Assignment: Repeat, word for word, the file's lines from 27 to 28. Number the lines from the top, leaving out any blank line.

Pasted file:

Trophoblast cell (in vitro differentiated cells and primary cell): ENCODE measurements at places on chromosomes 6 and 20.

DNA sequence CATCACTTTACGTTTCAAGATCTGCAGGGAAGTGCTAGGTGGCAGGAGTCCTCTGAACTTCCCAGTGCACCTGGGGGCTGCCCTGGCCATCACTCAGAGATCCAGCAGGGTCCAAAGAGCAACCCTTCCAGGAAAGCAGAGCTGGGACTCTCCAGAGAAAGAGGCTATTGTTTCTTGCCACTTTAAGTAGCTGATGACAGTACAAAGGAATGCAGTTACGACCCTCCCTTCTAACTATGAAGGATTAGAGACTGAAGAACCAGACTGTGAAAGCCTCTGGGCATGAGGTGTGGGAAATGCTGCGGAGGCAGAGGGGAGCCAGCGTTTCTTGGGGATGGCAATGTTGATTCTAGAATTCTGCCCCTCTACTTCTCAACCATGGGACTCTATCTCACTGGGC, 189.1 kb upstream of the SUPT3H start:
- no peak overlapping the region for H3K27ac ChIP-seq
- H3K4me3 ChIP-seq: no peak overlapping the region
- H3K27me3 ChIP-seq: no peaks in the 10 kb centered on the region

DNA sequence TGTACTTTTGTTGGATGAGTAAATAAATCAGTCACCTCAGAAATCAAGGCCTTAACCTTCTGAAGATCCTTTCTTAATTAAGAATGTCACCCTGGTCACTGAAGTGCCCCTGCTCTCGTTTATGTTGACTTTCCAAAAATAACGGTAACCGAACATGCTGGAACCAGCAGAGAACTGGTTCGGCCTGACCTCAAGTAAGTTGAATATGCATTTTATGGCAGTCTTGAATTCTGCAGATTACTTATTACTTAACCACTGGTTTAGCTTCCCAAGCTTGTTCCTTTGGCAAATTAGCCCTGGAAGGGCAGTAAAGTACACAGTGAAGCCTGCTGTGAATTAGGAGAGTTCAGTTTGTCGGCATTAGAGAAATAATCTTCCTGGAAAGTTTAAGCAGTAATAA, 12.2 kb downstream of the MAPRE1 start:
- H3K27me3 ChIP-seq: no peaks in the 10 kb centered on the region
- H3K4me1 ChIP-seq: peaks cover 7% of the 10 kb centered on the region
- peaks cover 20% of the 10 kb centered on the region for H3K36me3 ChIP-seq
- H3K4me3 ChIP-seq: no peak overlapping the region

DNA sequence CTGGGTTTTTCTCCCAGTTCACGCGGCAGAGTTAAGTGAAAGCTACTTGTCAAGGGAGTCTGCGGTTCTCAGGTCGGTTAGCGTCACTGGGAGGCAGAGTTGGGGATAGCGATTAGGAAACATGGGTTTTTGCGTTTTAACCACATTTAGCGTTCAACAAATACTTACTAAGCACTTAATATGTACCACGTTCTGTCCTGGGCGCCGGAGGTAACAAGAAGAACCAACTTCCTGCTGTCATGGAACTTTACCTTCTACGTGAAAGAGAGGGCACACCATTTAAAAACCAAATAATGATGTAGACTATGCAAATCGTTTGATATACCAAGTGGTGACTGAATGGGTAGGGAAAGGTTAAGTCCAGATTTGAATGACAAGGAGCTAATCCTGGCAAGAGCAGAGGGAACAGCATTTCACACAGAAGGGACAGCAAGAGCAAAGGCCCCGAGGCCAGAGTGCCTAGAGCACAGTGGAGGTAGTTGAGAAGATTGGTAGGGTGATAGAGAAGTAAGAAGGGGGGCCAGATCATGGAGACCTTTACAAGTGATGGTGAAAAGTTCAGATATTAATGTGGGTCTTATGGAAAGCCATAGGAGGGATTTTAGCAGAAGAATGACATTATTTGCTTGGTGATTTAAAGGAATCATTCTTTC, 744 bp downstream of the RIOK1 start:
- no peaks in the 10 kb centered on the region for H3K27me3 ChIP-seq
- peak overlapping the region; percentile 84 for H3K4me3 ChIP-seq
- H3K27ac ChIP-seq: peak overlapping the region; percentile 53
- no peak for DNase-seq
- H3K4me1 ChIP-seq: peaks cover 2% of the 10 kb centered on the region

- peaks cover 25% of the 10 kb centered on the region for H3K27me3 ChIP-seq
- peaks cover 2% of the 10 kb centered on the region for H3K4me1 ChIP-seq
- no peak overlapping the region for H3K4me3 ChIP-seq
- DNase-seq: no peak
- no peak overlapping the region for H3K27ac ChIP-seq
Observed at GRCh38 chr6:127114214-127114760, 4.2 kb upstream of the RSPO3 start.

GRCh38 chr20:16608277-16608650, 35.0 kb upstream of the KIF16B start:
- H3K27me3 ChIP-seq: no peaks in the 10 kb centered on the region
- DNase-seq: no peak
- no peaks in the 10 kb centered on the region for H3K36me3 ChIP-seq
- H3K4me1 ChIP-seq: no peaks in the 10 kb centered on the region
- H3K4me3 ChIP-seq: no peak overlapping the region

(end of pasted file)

- H3K4me1 ChIP-seq: no peaks in the 10 kb centered on the region
- H3K4me3 ChIP-seq: no peak overlapping the region